Allendale: A Shunned House Part 26

Suddenly, his face was drenched in sweat and he leaped up abruptly, still half asleep. The jumble of French changed to a cry in English and he shouted in a hoarse voice I barely recognized as his “My breath, my breath!” Then he was completely awake and the expression on his face changed back into one I found familiar. He grabbed my hand on one of his and with the other reached under the pillow for the Bible.

“I dreamed,” he said. “I dreamed I was here, in this house, which was also not this house. It was a shelter of the most basic simplicity—some sticks and leaves leaned against a hollowed out tree in which I sought shelter from the storm. And also a small one-room cabin, which seemed also to be this house, but not quite. Imagine them all, superimposed on each other, as if you are seeing the past haunting through the present, like the underlying grain of wood through an old coat of paint. The scene kept changing, but still seemed the same. Once I was in a hastily dug open pit, with a crowd of angry faces around me. Another time, I felt myself confined to a coffin, able to see the mixed grief and relief on the faces of the mourners who gathered round me.  And then again, I was confined to a bed, tended to by a constant vigilant crowd.

“So many of them looked like us, bore the unmistakable features of the Allen family. And all the while, I felt like I was choking, as if some presence, something I could not see but only feel, had spread throughout my body and was attempting to take over.”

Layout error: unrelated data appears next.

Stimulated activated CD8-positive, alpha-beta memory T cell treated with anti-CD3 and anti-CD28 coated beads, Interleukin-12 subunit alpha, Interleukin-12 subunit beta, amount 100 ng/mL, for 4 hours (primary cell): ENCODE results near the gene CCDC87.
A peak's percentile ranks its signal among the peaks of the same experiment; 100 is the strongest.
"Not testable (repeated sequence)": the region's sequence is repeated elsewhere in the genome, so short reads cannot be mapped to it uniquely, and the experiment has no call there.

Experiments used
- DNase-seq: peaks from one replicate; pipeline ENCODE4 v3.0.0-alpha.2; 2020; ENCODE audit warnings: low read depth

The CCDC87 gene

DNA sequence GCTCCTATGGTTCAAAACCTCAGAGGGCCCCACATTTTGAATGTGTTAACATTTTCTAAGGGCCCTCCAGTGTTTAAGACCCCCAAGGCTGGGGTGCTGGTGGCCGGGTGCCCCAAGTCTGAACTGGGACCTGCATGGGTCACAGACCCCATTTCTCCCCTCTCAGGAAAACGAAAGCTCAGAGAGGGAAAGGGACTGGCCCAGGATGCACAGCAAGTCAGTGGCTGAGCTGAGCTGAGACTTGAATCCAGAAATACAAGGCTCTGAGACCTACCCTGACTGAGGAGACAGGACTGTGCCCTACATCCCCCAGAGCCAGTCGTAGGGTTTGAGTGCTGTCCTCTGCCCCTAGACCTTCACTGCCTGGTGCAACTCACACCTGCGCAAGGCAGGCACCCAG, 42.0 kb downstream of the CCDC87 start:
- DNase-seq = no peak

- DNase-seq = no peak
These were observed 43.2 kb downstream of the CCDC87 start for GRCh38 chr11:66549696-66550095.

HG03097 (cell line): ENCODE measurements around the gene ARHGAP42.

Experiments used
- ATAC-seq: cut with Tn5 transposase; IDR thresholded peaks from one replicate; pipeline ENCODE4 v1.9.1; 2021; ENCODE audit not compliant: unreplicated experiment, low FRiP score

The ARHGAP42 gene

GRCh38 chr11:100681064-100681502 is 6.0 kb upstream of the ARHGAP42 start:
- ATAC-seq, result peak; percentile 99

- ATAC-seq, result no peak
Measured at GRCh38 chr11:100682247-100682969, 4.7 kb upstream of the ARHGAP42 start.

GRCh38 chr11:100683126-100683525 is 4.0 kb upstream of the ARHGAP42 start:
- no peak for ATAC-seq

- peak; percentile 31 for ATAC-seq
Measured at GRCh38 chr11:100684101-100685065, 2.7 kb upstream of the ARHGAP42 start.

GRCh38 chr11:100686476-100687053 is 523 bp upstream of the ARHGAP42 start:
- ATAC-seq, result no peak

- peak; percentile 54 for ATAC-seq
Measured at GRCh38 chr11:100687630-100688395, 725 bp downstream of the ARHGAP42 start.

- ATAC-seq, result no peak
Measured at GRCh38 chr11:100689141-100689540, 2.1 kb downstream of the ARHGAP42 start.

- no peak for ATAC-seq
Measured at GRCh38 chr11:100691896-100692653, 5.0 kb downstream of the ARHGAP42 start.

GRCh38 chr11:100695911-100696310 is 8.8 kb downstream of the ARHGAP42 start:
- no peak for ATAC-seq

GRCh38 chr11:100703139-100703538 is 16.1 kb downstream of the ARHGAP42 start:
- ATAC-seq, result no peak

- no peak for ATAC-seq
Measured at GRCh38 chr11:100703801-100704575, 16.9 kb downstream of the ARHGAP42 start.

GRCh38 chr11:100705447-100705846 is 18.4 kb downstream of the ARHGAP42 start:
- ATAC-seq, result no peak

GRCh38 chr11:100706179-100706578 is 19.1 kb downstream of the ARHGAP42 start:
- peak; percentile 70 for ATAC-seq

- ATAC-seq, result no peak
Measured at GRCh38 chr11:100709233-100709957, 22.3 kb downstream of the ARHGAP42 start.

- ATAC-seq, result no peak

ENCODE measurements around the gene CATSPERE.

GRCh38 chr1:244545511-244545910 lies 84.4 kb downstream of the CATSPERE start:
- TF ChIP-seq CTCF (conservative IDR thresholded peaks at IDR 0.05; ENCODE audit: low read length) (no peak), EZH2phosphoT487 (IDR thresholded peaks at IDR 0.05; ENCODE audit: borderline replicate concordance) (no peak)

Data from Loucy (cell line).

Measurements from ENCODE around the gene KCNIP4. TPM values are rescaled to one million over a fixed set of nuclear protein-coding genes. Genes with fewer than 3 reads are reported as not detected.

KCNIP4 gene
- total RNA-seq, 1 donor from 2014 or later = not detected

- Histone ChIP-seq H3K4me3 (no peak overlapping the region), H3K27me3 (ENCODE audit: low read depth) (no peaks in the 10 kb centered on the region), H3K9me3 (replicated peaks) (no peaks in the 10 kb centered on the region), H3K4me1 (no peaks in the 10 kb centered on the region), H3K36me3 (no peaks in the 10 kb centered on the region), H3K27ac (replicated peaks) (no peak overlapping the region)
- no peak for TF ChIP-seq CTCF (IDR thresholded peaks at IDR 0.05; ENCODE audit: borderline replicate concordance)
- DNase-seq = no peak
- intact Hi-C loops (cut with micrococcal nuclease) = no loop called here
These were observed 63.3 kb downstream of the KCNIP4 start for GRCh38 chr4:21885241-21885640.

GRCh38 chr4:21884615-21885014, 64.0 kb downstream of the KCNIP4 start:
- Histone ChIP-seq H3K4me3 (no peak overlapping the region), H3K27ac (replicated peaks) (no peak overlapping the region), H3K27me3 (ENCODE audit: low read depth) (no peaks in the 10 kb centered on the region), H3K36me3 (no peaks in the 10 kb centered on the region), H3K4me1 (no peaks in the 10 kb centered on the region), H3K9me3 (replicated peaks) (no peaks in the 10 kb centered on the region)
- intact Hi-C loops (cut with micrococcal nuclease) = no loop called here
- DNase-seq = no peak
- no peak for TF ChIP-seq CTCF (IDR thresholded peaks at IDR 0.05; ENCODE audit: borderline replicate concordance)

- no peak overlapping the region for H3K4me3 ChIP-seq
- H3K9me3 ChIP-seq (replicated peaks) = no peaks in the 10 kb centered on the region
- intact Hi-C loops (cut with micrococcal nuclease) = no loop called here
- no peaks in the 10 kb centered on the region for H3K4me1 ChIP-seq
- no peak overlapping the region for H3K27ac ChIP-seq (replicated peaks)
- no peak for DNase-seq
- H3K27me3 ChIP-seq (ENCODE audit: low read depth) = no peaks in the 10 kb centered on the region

I shuddered at the thought of that—my uncle in his ancient body struggling against forces that have had the better of much younger, more able-bodied men. But then, I thought, a dream is only a dream, and this one might well be the result of a man trying to process all of the information we had so lately learned.

As we talked, I found that I felt less ill-at-ease and soon I was yielding to yawns and so took my turn on the cot. My uncle seemed very much awake and he said he welcomed the chance to take his turn, even though the nightmare had awoken him far ahead of his allotted time.

I fell asleep quickly and my dreams were as nightmarish as my uncles. I dreamed I was confined and alone, bound and gagged. I felt trapped, as if I had been buried far beneath the earth and forgotten. I tried to scream, but, in the suffocating dark, it was useless. It was not a pleasant sleep and, for a second, I was not sorry for the echoing shriek which had flung me to a sharp and startled wakefulness.

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